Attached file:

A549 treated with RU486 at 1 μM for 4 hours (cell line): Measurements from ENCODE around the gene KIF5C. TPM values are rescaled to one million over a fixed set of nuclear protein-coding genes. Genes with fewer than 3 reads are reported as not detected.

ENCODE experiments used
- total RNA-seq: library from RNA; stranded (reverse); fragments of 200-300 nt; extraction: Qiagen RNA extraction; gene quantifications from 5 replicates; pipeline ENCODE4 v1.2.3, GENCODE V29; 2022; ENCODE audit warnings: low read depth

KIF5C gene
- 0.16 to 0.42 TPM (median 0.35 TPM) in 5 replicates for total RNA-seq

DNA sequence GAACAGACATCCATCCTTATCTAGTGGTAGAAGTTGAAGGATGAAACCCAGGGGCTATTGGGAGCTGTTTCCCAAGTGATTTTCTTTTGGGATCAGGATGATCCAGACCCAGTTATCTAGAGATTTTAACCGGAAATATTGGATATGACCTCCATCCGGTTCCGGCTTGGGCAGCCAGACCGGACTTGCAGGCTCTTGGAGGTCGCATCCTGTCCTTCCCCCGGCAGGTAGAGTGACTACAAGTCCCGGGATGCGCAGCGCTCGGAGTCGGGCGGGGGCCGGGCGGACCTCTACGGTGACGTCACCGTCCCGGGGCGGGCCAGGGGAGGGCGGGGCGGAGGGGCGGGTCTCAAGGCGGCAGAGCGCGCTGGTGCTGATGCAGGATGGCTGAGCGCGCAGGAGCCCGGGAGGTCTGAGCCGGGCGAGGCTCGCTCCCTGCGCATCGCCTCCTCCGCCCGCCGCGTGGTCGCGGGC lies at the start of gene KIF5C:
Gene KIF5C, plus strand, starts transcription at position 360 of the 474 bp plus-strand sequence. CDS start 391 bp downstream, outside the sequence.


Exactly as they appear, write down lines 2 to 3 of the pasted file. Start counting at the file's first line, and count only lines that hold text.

ENCODE experiments used
- total RNA-seq: library from RNA; stranded (reverse); fragments of 200-300 nt; extraction: Qiagen RNA extraction; gene quantifications from 5 replicates; pipeline ENCODE4 v1.2.3, GENCODE V29; 2022; ENCODE audit warnings: low read depth